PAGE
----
Between March 2009 and August 2011, we conducted a multicenter observational study to assess the clinical diagnosis of cardiogenic and non-cardiogenic pulmonary edema, which were assessed using the transpulmonary thermodilution technique [7]. The protocol of this subgroup analysis was approved by the institutional review boards of all participating institutions, and written informed consent was provided by each patient’s next of kin. The investigation was registered with the University Hospital Medical Information Network (UMIN) Clinical Trials Registry (UMIN-CTR ID: UMIN000003627).

Patients

The inclusion and exclusion criteria were the same as those in our previous study [7]. Patients aged >15 years old were eligible if they required mechanical ventilation, had a PaO2/FiO2 ratio of ≤300 mmHg, had bilateral infiltration on chest X-ray images, and were monitored by transpulmonary thermodilution. Exclusion criteria included the following: >5 days since the onset of respiratory failure, chronic lung disease, history of a pulmonary operation, pulmonary embolism, severe peripheral artery disease, cardiac index (CI) of <1.5 L/min · m2 with cardiogenic shock, lung contusion or burns, or the attending physician considered the patient as inappropriate for this study. Data from 207 patients with ALI/ARDS that was diagnosed by three or more experts in intensive care, respiratory, and cardiology, with appropriate clinical findings (e.g., medical history, physiological findings, radiological data, laboratory data, and echocardiography), were analyzed in this study.

Measurements

Transpulmonary thermodilution was performed using the PiCCO® monitor (Pulsion Medical Systems SE, Munich, Germany) in all institutions. A 4- or 5-Fr femoral arterial thermistor-tipped catheter (PC2014L16 or PV2015L20; Pulsion Medical Systems SE) was inserted into the patient and was connected to the PiCCO® plus or PiCCO® 2 monitor. The PiCCO® monitor uses the single-thermal indicator technique to calculate volumetric parameters. A bolus of 15 mL of cold saline is injected through a central venous catheter, and thermal variation is detected by the thermistor at the tip of the arterial catheter. Cardiac output is calculated using the Stewart-Hamilton method. The mean transit time and the exponential downslope time of the transpulmonary thermodilution curve are also calculated by this system. Each value provided by the PiCCO® monitor was calculated as the mean of three bolus injections of normal saline [8]. Each value was indexed according to the patient’s height and ideal body weight using the following formula: Body weight (kg) = 50 + 0.91 (Height (cm) – 152.4) for males and body weight = 45.5 + 0.91 (Height (cm) – 152.5) for females, as previously reported [9].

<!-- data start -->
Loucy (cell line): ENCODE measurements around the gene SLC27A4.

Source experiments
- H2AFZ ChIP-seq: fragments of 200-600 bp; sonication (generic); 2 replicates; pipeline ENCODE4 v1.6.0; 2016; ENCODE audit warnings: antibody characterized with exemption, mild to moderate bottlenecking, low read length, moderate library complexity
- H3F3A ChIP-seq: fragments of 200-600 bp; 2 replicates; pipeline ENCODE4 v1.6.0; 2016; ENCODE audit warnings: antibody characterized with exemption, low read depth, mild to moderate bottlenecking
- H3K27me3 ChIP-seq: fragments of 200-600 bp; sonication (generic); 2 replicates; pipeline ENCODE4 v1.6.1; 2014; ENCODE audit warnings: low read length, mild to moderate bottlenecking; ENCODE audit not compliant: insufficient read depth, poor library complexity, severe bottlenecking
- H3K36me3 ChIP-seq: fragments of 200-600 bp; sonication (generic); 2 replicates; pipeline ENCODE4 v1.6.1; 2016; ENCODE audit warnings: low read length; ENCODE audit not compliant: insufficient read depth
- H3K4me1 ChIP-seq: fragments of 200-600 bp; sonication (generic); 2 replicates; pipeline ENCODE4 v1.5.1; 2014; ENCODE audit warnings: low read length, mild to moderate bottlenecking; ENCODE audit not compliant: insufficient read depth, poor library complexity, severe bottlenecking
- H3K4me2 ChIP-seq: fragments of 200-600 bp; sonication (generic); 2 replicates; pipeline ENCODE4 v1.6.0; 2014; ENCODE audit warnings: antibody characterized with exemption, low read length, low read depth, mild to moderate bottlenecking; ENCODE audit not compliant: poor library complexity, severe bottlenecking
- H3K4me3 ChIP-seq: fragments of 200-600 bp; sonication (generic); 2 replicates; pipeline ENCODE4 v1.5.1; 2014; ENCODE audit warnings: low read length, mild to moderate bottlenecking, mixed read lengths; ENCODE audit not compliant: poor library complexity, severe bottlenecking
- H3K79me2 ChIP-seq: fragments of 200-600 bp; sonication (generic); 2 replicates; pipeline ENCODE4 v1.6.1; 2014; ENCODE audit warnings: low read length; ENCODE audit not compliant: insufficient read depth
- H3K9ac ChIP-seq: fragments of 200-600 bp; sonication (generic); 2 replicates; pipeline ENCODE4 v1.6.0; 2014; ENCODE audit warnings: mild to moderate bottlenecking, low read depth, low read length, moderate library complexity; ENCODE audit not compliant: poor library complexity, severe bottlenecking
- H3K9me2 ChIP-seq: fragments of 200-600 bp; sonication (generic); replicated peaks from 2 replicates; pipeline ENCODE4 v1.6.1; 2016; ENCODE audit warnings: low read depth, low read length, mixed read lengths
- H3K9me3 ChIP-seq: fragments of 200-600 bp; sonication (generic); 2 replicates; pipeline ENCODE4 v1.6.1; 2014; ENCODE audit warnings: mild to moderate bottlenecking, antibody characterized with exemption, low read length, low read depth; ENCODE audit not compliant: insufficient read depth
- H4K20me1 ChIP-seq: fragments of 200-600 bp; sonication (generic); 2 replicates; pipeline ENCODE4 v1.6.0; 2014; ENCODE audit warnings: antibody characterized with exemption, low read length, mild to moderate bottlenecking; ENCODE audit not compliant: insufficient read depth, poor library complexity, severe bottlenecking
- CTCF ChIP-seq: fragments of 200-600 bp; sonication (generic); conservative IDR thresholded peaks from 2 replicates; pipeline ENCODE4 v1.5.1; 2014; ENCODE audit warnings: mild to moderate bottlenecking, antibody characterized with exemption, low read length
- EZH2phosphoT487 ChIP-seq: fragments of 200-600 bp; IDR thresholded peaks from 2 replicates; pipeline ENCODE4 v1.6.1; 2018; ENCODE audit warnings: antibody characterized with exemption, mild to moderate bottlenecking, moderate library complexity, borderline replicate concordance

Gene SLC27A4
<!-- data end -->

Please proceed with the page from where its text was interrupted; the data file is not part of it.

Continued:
The transpulmonary thermodilution technique calculates the CI, global end-diastolic volume index (GEDVI) (corresponding to global diastolic cardiac volume in relation to preload), and EVLWI (a quantitative assessment of pulmonary edema [24] calculated as Extravascular lung water/Ideal body weight). Analysis of the arterial pulse contour by the PiCCO® monitor also provides other parameters, including continuous cardiac output and the stroke volume variation (SVV), which is the percentage in respiratory-induced stroke volume variation in relation to preload.

We conducted multivariate linear regression analyses to identify which of the following hemodynamic and osmolarity parameters were associated with EVLWI: GEDVI, SVV, and central venous pressure (CVP) as preload parameters, systemic vascular resistance index (SVRI) as afterload parameter, CI as hemodynamic parameter, and albumin (ALB) and serum osmolarity (OSM) as serum osmolarity parameters. OSM was calculated using the formula: OSM = 2(Na + K) + BS/18 + BUN/2.8, where Na = sodium concentration (mmol/L), K = potassium concentration (mmol/L), BS = blood sugar concentration (mg/dL), and BUN = blood urea nitrogen concentration (mg/dL). These data were obtained on the day of enrollment (day 0) and on days 1 and 2 after enrollment. OSM was only determined on day 0.

Statistical analysis

Statistical analyses were performed using SPSS software version 16.0 (IBM, Armonk, NY, USA). Univariate analyses were performed using Student’s t test. Multivariate regression analyses were performed with a stepwise procedure to identify the statistically significant factors associated with the dependent variable, EVLWI. The independent variables were age, sex (‘male’ was treated as a variable), GEDVI, SVV, CVP, SVRI, CI, ALB, and OSM. Correlation analysis was performed using Pearson’s correlation test. The analyses were performed for each day of measurement. All statistical analyses were considered significant at P < 0.05.

Results